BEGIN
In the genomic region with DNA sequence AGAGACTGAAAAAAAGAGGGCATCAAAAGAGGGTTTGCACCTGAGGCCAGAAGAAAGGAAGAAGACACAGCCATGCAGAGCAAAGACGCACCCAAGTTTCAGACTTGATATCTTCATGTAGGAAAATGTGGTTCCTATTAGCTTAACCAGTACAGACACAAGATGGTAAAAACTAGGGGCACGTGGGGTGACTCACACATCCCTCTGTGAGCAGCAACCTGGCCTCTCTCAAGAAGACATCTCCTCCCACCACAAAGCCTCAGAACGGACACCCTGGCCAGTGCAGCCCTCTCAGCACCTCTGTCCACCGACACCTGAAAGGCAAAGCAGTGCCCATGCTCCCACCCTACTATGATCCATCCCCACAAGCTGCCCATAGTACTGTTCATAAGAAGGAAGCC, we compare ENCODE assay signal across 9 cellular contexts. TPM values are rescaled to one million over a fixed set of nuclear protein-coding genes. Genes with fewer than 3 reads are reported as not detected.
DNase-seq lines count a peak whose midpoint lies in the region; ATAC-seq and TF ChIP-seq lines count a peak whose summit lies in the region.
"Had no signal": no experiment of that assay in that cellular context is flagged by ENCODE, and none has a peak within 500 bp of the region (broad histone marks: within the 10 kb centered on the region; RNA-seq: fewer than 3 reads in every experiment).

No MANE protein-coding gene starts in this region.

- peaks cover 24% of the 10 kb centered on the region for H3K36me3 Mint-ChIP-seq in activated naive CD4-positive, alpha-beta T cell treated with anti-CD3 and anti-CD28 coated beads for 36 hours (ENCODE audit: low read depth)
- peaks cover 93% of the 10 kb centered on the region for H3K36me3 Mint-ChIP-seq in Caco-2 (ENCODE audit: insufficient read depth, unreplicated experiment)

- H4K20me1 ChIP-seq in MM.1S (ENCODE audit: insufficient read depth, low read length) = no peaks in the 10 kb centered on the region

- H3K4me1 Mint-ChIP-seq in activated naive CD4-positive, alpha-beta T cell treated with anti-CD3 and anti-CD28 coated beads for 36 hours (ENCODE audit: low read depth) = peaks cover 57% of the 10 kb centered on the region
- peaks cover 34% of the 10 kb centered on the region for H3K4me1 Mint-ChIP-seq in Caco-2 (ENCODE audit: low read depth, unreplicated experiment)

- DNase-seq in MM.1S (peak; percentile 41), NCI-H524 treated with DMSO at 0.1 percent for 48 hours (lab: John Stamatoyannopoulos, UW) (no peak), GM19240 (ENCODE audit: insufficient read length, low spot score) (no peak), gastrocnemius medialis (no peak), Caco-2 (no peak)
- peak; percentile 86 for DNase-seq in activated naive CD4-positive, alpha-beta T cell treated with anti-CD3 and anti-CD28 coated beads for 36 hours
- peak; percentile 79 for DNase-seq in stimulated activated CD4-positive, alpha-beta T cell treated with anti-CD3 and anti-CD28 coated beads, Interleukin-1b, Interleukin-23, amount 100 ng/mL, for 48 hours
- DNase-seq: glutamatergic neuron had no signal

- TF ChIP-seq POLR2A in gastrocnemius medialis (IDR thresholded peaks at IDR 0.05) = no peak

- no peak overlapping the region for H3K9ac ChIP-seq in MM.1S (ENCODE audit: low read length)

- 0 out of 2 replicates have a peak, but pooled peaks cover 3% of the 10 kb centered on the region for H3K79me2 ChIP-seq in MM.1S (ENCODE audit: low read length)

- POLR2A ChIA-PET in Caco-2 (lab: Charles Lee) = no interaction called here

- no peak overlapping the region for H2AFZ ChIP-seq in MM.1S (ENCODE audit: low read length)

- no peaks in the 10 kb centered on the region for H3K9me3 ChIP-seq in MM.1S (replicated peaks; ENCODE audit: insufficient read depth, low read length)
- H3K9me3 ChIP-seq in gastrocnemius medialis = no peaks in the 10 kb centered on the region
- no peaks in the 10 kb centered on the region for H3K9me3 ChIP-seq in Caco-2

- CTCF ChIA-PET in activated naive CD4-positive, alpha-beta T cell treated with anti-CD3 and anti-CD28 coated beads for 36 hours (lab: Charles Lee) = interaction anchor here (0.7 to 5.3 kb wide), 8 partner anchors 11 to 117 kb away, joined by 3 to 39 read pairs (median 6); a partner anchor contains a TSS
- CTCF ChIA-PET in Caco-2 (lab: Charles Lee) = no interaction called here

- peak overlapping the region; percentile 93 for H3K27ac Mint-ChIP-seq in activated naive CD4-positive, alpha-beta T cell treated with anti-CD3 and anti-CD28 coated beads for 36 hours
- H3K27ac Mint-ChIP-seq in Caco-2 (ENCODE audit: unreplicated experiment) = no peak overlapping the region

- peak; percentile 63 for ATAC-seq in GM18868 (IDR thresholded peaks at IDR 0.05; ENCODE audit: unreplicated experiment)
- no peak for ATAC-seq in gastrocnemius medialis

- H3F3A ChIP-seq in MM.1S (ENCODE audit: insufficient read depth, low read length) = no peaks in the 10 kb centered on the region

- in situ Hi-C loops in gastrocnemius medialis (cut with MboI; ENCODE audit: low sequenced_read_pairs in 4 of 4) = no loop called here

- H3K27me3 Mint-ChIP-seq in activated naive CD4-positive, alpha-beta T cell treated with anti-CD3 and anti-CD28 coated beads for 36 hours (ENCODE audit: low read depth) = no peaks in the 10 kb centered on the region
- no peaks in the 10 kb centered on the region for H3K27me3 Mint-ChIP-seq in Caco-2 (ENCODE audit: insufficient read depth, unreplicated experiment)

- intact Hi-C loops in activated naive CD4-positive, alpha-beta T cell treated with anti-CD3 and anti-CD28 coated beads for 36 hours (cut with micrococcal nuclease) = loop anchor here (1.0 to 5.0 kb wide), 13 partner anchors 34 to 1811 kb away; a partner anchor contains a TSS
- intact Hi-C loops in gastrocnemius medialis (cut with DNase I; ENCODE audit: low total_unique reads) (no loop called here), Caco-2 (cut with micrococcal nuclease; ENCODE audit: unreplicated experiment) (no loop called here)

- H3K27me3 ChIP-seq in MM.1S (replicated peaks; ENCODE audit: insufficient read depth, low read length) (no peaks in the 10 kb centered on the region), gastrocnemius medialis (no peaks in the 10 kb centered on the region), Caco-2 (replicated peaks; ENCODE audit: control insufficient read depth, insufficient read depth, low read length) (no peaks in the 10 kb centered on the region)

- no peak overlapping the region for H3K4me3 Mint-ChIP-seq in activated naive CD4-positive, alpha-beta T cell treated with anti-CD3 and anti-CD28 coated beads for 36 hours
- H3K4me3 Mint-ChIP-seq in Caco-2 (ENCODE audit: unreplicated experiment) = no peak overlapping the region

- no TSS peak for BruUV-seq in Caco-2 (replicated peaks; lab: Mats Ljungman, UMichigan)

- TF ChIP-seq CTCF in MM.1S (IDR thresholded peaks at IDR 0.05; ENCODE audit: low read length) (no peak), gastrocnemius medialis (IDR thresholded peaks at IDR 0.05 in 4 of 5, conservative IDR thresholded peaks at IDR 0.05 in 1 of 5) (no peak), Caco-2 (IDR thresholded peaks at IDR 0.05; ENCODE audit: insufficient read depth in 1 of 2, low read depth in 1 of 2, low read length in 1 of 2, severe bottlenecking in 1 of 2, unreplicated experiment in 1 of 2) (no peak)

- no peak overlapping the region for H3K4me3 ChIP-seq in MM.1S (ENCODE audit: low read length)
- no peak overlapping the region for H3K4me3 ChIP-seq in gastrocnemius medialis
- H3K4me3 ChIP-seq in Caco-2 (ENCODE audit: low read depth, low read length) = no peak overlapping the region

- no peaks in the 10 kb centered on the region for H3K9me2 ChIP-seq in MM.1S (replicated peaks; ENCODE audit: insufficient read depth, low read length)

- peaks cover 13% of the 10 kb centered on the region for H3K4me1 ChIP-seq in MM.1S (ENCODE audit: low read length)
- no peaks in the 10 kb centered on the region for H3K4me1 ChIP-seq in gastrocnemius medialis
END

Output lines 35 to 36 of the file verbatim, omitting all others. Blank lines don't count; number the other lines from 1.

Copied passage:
- no peak overlapping the region for H3K4me3 Mint-ChIP-seq in activated naive CD4-positive, alpha-beta T cell treated with anti-CD3 and anti-CD28 coated beads for 36 hours
- H3K4me3 Mint-ChIP-seq in Caco-2 (ENCODE audit: unreplicated experiment) = no peak overlapping the region